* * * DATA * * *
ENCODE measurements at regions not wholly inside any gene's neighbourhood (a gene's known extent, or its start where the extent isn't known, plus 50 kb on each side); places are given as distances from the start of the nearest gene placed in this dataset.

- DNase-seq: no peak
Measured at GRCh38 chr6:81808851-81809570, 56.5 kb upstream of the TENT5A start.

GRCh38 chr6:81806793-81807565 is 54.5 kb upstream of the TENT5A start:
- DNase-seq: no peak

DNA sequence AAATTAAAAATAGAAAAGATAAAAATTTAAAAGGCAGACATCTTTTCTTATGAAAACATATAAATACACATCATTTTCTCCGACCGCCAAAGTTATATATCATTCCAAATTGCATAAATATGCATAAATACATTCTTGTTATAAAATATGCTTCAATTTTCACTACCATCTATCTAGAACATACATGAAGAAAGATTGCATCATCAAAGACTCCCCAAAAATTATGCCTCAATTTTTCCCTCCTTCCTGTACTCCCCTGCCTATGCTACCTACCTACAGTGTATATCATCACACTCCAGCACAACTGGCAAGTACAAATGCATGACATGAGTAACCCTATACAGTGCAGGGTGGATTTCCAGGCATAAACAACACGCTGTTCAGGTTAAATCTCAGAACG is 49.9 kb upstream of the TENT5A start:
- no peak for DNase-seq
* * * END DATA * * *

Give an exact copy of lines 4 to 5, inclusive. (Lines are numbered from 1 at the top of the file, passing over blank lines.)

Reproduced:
GRCh38 chr6:81806793-81807565 is 54.5 kb upstream of the TENT5A start:
- DNase-seq: no peak